Lord Peter’s fascination with Harriet and immediate attraction to her is, to be frank, rather weird and even hard to believe. I suppose it could be a case of love at first sight – but it seems odd that would occur in the middle of a criminal trial. Peter mentions following the case in the papers, but until the trial and resulting hung jury he doesn’t seem to have been directly involved. And Harriet, a woman who has had some success writing mystery novels, seems like a Mary Sue. And considering that Lord Peter has been described as Sayers’ idea of ‘the perfect man” the Mary Sue theory has some credence. I also was jarred a bit by the new cast, even though this series was made approximately eight to ten years after the original series. At this point, I like the original actors who played Wimsey, Parker, and Bunter better. But we will see – this was the first of three stories, so I will probably become used to the new cast.
Have His Carcass
Cast: Edward Petherbridge (Lord Peter), Harriet Walter (Harriet Vane), Richard Morant (Bunter)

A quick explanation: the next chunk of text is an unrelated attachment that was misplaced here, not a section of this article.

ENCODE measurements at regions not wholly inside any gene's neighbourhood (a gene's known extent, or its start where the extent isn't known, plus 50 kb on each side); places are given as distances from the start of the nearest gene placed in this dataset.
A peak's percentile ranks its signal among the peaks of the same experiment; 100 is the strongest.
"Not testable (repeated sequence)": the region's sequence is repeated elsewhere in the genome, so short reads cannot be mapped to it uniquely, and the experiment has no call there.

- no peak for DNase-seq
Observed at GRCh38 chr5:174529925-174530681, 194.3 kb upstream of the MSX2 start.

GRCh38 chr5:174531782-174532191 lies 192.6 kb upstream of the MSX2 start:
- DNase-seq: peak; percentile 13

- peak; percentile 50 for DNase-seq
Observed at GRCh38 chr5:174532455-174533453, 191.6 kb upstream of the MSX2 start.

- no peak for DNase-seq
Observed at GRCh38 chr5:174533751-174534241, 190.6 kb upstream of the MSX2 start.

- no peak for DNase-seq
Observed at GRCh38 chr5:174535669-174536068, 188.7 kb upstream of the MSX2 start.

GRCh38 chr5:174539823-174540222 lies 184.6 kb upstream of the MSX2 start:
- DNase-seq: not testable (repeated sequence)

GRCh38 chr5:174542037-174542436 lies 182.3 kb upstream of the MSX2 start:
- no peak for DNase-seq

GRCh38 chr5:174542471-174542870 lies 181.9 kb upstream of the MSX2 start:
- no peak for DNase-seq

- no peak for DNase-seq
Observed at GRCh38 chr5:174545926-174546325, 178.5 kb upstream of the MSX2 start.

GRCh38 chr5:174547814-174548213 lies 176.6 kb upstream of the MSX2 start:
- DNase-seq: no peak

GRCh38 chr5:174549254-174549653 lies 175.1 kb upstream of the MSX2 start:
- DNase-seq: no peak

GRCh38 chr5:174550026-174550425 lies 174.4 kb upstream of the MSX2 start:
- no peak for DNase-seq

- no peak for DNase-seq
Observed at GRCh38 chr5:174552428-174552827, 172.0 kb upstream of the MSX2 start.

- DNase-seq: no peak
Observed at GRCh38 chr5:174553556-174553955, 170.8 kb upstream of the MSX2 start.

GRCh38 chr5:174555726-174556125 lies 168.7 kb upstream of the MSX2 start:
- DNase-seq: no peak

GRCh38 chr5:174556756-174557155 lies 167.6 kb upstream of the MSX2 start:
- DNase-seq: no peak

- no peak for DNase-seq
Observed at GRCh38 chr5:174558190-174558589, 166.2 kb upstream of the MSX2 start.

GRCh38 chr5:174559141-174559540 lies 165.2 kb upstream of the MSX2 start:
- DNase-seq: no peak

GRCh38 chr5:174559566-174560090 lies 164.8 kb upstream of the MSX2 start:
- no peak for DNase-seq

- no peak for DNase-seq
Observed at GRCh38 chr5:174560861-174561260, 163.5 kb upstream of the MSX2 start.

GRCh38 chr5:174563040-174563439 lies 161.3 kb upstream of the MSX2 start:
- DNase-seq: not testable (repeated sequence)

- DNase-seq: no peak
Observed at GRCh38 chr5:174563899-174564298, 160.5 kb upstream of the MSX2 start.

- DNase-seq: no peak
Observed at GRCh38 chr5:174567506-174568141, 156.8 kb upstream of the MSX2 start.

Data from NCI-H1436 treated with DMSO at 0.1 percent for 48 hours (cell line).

Continuing on from the previous story, Harriet does exactly what she’s promised Lord Peter she’d do – she goes on a walking holiday in the English countryside. Harriet is on a beach at the seaside when she’s awakened. She hadn’t meant to fall asleep after her picnic and checks the time, then she sets off walking, alone, down the beach. She notices a man on a large rock who seems to be asleep, she calls out from a distance, warning the man of the coming tide, but he ignores her. She steps closer, and again she’s ignored. She climbs the rock and when she touches the body it becomes obvious that the man is dead – his throat being cut. Harriet then removes the man’s hat and gloves, picks up the razor nearby, takes off the man’s shoe and tries it against the one row of footprints, where it fits exactly. Finally, she takes pictures with her camera.